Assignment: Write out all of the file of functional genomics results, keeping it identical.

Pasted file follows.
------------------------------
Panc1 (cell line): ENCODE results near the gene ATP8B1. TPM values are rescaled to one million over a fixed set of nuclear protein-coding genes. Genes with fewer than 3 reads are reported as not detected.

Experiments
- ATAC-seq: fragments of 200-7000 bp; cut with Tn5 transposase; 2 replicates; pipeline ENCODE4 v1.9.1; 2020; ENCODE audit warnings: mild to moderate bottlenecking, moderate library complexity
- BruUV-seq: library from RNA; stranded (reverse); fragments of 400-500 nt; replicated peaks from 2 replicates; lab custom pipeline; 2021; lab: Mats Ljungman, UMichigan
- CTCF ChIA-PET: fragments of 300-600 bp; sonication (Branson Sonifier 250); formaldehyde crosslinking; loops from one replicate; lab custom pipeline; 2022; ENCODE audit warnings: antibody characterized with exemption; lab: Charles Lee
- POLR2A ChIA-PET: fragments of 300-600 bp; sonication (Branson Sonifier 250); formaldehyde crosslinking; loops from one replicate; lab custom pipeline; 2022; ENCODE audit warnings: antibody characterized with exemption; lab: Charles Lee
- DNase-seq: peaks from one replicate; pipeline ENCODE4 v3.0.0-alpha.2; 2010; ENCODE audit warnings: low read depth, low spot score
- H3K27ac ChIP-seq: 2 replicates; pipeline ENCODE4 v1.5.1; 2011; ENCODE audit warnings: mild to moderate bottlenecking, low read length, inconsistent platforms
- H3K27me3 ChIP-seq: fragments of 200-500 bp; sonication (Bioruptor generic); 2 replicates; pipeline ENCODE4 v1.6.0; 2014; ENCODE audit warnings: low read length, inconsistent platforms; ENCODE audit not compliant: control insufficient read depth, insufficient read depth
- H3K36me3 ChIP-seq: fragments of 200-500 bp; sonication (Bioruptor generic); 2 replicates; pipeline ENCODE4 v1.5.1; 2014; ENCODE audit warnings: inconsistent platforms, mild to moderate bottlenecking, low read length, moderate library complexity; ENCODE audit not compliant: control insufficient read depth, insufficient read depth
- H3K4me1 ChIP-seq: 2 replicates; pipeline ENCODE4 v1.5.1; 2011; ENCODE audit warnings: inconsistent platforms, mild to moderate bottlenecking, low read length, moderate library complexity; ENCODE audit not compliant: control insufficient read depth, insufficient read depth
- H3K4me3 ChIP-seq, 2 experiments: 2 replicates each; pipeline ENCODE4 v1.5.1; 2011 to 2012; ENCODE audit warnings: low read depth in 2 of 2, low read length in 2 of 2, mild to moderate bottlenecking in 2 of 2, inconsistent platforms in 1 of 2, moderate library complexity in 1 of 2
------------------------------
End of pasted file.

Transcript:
Panc1 (cell line): ENCODE results near the gene ATP8B1. TPM values are rescaled to one million over a fixed set of nuclear protein-coding genes. Genes with fewer than 3 reads are reported as not detected.

Experiments
- ATAC-seq: fragments of 200-7000 bp; cut with Tn5 transposase; 2 replicates; pipeline ENCODE4 v1.9.1; 2020; ENCODE audit warnings: mild to moderate bottlenecking, moderate library complexity
- BruUV-seq: library from RNA; stranded (reverse); fragments of 400-500 nt; replicated peaks from 2 replicates; lab custom pipeline; 2021; lab: Mats Ljungman, UMichigan
- CTCF ChIA-PET: fragments of 300-600 bp; sonication (Branson Sonifier 250); formaldehyde crosslinking; loops from one replicate; lab custom pipeline; 2022; ENCODE audit warnings: antibody characterized with exemption; lab: Charles Lee
- POLR2A ChIA-PET: fragments of 300-600 bp; sonication (Branson Sonifier 250); formaldehyde crosslinking; loops from one replicate; lab custom pipeline; 2022; ENCODE audit warnings: antibody characterized with exemption; lab: Charles Lee
- DNase-seq: peaks from one replicate; pipeline ENCODE4 v3.0.0-alpha.2; 2010; ENCODE audit warnings: low read depth, low spot score
- H3K27ac ChIP-seq: 2 replicates; pipeline ENCODE4 v1.5.1; 2011; ENCODE audit warnings: mild to moderate bottlenecking, low read length, inconsistent platforms
- H3K27me3 ChIP-seq: fragments of 200-500 bp; sonication (Bioruptor generic); 2 replicates; pipeline ENCODE4 v1.6.0; 2014; ENCODE audit warnings: low read length, inconsistent platforms; ENCODE audit not compliant: control insufficient read depth, insufficient read depth
- H3K36me3 ChIP-seq: fragments of 200-500 bp; sonication (Bioruptor generic); 2 replicates; pipeline ENCODE4 v1.5.1; 2014; ENCODE audit warnings: inconsistent platforms, mild to moderate bottlenecking, low read length, moderate library complexity; ENCODE audit not compliant: control insufficient read depth, insufficient read depth
- H3K4me1 ChIP-seq: 2 replicates; pipeline ENCODE4 v1.5.1; 2011; ENCODE audit warnings: inconsistent platforms, mild to moderate bottlenecking, low read length, moderate library complexity; ENCODE audit not compliant: control insufficient read depth, insufficient read depth
- H3K4me3 ChIP-seq, 2 experiments: 2 replicates each; pipeline ENCODE4 v1.5.1; 2011 to 2012; ENCODE audit warnings: low read depth in 2 of 2, low read length in 2 of 2, mild to moderate bottlenecking in 2 of 2, inconsistent platforms in 1 of 2, moderate library complexity in 1 of 2